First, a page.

I am a high school student and we just learned about radical and radical notation. Our teacher says index of radical must be integer and greater than 2 by definition. But I can’t understand why we can’t have radical with negative or rational indexes?

For example why can’t we have either of these?



Our teacher says it’s because negative and rational indexes are not defined for radical notations but why they are not defined? They certainly have answers.

  • $\begingroup$ Compare radical with exponents. $\endgroup$ – Mauro ALLEGRANZA Feb 9 '17 at 14:54
  • $\begingroup$ Your teacher says true. $\endgroup$ – Nosrati Feb 9 '17 at 14:54
  • $\begingroup$ There isn't really any reason other than tradition. If $r \not= 0$ and you have a way to determine what $x^{1/r}$ means you could just as well define $\sqrt[r]{x} = x^{1/r}$. $\endgroup$ – Umberto P. Feb 9 '17 at 15:00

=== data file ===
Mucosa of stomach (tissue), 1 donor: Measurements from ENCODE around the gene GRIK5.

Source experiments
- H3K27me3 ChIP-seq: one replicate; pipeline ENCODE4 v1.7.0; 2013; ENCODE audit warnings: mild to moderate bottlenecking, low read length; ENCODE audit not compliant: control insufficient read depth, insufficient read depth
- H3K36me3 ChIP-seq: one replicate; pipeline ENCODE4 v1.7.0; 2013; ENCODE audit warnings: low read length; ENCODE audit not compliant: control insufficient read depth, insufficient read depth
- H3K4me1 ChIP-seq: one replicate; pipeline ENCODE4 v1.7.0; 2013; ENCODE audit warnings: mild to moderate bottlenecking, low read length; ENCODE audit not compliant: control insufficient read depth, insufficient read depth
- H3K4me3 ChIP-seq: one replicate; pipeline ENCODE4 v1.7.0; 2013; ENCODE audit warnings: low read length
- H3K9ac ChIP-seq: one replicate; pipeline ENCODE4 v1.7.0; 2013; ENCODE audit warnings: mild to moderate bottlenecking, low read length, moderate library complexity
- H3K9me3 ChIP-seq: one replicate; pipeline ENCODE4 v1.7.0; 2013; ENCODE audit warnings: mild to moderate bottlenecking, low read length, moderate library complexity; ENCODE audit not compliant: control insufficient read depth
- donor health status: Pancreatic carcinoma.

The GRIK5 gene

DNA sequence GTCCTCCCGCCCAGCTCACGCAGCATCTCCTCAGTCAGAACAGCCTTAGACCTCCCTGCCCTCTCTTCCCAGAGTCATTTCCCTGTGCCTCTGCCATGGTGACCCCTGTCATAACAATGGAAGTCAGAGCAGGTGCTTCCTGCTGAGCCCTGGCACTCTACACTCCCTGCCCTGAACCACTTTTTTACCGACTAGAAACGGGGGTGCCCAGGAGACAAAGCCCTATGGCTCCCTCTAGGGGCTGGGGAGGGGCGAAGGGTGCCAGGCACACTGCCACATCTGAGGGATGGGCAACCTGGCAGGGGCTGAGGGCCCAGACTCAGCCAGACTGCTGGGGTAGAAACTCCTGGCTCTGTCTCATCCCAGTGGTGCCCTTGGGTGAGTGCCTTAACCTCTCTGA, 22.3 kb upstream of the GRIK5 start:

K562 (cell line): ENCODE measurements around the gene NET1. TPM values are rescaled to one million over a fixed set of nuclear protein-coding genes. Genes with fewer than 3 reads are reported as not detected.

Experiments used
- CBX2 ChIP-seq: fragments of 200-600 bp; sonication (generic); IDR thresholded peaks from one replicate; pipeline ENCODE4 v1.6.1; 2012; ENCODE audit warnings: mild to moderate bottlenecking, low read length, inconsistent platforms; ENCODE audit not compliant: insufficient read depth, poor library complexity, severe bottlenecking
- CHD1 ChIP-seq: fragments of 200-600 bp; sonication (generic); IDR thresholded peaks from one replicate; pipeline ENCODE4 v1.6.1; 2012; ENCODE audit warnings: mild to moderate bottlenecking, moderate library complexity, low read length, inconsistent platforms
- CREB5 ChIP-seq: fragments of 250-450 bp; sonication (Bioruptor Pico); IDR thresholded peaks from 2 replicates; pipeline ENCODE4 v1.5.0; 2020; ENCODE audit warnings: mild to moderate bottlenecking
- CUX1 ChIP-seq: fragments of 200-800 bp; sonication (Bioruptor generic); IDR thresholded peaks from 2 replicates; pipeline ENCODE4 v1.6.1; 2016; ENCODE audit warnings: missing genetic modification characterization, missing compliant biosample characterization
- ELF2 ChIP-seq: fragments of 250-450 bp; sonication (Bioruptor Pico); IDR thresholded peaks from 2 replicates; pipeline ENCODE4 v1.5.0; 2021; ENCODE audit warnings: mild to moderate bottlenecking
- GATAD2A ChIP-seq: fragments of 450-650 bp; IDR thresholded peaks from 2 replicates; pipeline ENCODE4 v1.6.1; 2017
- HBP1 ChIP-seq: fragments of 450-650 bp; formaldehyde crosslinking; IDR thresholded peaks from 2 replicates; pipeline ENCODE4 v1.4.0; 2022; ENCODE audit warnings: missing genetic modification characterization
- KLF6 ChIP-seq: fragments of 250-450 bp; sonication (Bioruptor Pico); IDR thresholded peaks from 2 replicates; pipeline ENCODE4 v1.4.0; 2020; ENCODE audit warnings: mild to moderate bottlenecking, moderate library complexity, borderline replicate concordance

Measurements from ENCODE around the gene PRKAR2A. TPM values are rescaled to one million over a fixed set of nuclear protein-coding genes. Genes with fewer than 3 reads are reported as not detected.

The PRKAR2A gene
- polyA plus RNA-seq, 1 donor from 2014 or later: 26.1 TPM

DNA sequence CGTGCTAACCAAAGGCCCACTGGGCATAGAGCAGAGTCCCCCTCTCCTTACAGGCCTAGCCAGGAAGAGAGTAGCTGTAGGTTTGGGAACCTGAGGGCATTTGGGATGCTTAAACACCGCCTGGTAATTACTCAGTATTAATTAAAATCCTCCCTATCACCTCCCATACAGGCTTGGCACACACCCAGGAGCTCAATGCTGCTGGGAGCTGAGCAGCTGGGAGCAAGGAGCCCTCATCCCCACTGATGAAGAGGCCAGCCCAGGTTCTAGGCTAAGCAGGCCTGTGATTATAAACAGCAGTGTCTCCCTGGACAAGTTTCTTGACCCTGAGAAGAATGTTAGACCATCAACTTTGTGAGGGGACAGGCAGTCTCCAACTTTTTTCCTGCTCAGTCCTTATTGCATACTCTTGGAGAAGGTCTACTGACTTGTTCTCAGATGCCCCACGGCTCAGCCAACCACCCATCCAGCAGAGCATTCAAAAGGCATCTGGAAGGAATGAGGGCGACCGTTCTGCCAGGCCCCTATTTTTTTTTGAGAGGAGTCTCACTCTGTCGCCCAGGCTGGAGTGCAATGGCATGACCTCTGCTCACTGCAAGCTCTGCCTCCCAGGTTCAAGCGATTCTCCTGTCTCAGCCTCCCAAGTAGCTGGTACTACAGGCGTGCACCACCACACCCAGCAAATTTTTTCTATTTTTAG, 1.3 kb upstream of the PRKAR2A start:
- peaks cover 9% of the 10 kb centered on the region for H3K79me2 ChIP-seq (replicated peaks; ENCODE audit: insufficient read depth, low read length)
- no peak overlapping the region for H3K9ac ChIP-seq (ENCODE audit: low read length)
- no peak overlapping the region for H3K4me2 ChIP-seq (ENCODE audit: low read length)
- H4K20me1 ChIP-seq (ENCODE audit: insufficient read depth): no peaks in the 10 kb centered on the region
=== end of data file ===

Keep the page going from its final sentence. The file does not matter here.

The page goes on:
Nothing prevents you from choosing to define a meaning for something like $\sqrt[-2/3]{x}$.

It's just not something that is usually done, because the only "reasonable" choice of definition would to be to make it mean the same as what we already have the notation $x^{-3/2}$ for -- and since the latter notation is simpler and easier to read, there is no particular demand for also writing it $\sqrt[-2/3]{\cdots}$.

In short, the fact that we usually don't define this is not out of any kind of mathematical necessity, but simply because there doesn't seem to be any need to.

  • $\begingroup$ I have a vague recollection that Isaac Asimov defined fractional roots in Realm of Numbers. On the other hand, I was 8 years old when I read that book, so I may merely be imagining that. $\endgroup$ – David K Feb 9 '17 at 15:15

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